Considering a snowblower

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  #1  
Old 10-27-08, 09:32 AM
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Considering a snowblower

Hi- I'm thinking about buying a snowblower, because we share a long driveway with the neighbors and it gets longer after a snowfall. I'm looking for a used one in the classifieds.

I'm a complete novice- never even operated one. I see one-stage, two-stage, two-stroke, and four-stroke. Two-stage seems to be associated with the size and capability of the machine. Any reasons for or against 2 stroke or 4 stroke, other than mixing the oil and gas?

Right now I'm considering a 2 stroke MTD, 4.5 HP for $150. The woman on the phone couldn't pick the model number off the machine.

Anyone have ideas or advice to share?

Thanks,
Dave O
 
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  #2  
Old 10-27-08, 10:37 AM
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The price is right--mix a little gas & 2 stroke oil-good to go....
Don't forget to get your neighbor to pay for 1/2 of the machine & do 1/2 of the sno blowing...................
 
  #3  
Old 10-27-08, 02:08 PM
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You say you have a long driveway. Stay away from the 2-strokes. These are small snow throwers that are made for decks as they do not throw snow very far. And you have to push them thru the snow. I recomend a 2-stage, self-propelled, 4 cycle engine snowblower. A 2-stage has the augers in front that pulls in the snow and the second stage is an impeller that throws the snow out of the chute.
 
  #4  
Old 10-28-08, 03:07 AM
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I have a Toro two stroke--it pulls itself ( tip handle up) thru
the snow---
Couple drawbacks: Costs about same as cheap 2 stage & you
have to change blades & skid every 2 years.
It's almost 9 years old & starts on first pull---might be the Jap engine...................
 
  #5  
Old 11-08-08, 03:01 PM
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Hi,
I'm doing some snowblower research and will share my thoughts. You live in Northern Virginia so you don't get the huge snowfalls like I get here in MN. However, you do have a long driveway. If the driveway is gravel then you should get a 2 stage. But I'm guessing its probably not so you would probably do fine with a 1 stage. I've heard that the 2cycles are being phased out for environmental reasons, so if you don't care about that then you can probably get one of those at a discount. As far as brands go I don't have a much experience but I would think a Toro, MTD, Arends, etc... would be fine. If you know your in for a a lot of snow > 12" then make sure you snow blow during the storm once to keep things under control. You also might have to shovel part of the drift (from snowplow) at the end of your driveway since 1 stage snowblowers don't do well with that stuff.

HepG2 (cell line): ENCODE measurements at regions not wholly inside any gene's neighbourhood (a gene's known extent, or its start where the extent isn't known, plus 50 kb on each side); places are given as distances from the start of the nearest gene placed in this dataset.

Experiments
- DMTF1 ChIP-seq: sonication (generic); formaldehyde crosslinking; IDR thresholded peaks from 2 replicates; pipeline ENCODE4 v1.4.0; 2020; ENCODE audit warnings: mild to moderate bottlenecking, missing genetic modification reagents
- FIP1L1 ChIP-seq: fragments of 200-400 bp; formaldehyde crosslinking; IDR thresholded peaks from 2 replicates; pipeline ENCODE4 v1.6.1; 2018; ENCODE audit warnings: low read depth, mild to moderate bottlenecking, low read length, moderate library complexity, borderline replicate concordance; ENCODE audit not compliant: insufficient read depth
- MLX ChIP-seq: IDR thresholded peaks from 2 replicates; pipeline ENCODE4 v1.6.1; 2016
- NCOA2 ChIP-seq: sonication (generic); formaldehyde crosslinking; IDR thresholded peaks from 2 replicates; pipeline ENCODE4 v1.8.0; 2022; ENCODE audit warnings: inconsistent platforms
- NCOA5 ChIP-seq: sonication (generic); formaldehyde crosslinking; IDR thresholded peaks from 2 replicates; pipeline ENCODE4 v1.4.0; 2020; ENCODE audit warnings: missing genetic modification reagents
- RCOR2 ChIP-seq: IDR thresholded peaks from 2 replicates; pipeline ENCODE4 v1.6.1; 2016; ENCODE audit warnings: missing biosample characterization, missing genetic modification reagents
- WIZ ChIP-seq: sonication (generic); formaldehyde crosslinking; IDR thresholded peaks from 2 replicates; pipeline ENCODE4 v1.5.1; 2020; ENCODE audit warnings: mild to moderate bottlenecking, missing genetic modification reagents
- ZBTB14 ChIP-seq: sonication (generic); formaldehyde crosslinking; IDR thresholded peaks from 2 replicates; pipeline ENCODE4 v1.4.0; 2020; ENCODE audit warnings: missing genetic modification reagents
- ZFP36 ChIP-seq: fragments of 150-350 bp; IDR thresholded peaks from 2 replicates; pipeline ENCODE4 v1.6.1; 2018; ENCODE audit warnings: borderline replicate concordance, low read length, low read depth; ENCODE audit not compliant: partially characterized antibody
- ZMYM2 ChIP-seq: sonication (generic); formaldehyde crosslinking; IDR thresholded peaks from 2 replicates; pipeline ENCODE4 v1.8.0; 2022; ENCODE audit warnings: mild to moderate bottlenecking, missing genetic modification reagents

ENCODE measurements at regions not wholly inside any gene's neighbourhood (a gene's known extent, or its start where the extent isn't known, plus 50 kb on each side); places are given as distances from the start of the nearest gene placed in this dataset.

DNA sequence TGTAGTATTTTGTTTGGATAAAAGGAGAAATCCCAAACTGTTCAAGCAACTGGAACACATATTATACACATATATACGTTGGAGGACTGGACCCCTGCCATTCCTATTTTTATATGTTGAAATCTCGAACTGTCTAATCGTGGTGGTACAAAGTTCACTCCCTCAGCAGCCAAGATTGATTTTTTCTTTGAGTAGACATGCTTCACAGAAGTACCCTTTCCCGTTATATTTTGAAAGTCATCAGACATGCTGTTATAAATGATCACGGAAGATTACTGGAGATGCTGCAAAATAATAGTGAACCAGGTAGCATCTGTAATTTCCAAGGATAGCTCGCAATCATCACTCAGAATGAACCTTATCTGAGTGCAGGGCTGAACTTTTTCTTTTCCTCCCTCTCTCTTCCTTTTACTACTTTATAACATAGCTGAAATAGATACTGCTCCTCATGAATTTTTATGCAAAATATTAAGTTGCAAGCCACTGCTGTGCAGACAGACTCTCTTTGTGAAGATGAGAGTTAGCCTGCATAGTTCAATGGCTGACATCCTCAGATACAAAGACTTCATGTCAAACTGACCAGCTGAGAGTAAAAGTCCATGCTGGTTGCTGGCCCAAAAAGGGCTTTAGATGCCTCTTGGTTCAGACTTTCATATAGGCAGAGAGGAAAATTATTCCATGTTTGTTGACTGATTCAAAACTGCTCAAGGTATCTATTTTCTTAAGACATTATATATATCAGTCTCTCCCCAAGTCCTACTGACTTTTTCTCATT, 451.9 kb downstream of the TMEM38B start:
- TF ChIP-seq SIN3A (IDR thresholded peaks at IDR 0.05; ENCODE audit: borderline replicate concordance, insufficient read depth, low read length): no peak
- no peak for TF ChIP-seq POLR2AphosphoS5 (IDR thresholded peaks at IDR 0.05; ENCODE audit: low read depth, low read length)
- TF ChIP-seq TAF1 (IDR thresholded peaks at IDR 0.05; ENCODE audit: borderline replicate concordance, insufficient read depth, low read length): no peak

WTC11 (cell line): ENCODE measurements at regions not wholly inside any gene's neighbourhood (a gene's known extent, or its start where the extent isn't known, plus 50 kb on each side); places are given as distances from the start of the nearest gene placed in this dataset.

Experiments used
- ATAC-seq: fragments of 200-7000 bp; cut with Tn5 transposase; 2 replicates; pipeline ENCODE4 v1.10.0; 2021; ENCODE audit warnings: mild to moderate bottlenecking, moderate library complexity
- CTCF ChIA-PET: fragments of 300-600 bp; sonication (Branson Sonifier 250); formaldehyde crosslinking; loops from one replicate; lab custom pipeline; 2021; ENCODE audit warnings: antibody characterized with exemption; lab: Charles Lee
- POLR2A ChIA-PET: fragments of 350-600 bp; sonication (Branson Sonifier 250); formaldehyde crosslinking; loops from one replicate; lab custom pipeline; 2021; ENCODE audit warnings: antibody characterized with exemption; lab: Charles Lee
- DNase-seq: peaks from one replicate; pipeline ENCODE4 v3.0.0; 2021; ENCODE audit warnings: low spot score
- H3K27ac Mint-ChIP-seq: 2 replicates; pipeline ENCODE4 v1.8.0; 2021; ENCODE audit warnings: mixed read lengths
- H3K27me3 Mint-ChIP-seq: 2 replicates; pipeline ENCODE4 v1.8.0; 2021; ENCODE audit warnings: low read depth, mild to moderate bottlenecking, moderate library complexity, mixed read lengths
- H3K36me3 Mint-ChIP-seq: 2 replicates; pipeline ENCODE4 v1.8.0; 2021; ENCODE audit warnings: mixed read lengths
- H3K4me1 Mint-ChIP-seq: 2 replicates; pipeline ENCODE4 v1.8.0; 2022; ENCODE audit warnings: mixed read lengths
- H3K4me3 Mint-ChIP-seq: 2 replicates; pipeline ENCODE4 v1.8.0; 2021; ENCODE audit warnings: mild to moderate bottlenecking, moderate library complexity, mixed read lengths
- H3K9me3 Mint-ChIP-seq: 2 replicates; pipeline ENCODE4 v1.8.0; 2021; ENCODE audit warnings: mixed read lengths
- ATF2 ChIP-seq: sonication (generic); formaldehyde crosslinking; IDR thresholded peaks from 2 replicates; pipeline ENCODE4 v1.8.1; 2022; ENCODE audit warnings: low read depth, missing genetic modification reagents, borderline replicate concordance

D in MN
 
  #6  
Old 11-08-08, 06:14 PM
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True, you're not likely to see as much snow as we do up here, but you'll get the heavy, wet stuff which a 1 stage doesn't handle well.
 
  #7  
Old 11-08-08, 07:15 PM
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Pardon me for jumping on this post;
I know nothing about snowblowers and see references about skids, I was given a Gravely 524 last spring because a local landscape guy couldn't get it to run. It looks a lot like a garden tractor, has 5 or 6 speeds forward and reverse. I am guessing the skids attack to the bottom(skids(DUH)) of the shute, this machine doesn't have anything there and are they necessary. I have looked over this machine and can find no identification other than 524. It has a Tec engine. I am in Missouri and I hate snow, however I would like(one time) to get the chace to see how far this thing will blow snow, it reminds me of an old thrashing machine we had when I was a kid on the farm. Have a good one. Geo